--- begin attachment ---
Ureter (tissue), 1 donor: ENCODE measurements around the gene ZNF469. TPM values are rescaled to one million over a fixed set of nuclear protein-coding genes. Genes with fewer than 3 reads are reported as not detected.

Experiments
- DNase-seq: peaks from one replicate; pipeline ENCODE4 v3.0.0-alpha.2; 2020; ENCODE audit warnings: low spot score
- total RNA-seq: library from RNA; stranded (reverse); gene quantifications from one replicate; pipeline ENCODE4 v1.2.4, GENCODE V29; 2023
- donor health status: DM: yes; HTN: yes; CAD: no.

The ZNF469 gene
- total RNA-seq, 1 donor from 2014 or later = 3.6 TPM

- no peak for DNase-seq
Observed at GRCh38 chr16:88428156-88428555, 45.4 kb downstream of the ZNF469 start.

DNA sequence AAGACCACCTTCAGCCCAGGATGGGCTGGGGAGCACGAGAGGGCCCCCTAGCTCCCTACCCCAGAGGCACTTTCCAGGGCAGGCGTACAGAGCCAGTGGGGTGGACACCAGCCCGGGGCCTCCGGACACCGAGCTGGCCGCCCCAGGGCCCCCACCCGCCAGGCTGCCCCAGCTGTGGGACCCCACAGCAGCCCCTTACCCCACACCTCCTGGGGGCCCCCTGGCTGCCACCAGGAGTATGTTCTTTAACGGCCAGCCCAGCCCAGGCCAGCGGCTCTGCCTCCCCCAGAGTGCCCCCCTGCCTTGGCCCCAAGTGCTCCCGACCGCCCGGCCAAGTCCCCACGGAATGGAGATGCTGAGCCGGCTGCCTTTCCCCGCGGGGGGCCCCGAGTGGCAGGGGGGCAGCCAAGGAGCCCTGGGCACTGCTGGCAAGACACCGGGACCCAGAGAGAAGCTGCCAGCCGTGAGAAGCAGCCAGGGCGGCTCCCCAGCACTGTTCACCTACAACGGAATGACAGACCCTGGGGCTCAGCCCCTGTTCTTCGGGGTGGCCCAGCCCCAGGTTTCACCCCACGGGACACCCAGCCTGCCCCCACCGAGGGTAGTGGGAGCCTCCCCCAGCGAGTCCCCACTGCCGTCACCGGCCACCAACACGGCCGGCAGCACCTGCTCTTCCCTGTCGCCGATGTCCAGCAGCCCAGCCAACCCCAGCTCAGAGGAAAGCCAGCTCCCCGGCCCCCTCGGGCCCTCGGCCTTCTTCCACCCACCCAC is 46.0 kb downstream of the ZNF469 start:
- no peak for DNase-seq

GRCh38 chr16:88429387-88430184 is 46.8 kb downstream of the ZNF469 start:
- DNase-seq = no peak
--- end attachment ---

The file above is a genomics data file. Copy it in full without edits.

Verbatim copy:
Ureter (tissue), 1 donor: ENCODE measurements around the gene ZNF469. TPM values are rescaled to one million over a fixed set of nuclear protein-coding genes. Genes with fewer than 3 reads are reported as not detected.

Experiments
- DNase-seq: peaks from one replicate; pipeline ENCODE4 v3.0.0-alpha.2; 2020; ENCODE audit warnings: low spot score
- total RNA-seq: library from RNA; stranded (reverse); gene quantifications from one replicate; pipeline ENCODE4 v1.2.4, GENCODE V29; 2023
- donor health status: DM: yes; HTN: yes; CAD: no.

The ZNF469 gene
- total RNA-seq, 1 donor from 2014 or later = 3.6 TPM

- no peak for DNase-seq
Observed at GRCh38 chr16:88428156-88428555, 45.4 kb downstream of the ZNF469 start.

DNA sequence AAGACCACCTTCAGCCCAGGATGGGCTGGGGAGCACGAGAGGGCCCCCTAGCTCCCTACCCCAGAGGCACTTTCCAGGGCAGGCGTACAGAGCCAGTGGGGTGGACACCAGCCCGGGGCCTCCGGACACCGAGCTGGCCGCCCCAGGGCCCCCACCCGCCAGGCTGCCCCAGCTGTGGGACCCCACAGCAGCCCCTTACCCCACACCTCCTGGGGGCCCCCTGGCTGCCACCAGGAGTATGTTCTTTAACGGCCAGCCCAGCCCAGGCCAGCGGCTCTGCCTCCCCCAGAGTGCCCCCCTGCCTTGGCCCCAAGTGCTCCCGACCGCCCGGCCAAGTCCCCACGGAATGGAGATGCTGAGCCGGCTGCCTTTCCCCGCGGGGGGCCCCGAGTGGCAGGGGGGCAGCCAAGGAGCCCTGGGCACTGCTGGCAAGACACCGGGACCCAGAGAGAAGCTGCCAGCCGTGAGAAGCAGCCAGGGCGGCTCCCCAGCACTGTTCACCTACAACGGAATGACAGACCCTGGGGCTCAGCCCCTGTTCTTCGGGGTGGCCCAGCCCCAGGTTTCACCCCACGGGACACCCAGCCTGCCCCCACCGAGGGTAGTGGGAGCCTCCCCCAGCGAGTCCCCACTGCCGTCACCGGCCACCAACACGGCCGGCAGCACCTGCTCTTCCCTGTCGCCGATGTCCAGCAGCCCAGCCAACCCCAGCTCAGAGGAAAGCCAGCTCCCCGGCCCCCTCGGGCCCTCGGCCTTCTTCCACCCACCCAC is 46.0 kb downstream of the ZNF469 start:
- no peak for DNase-seq

GRCh38 chr16:88429387-88430184 is 46.8 kb downstream of the ZNF469 start:
- DNase-seq = no peak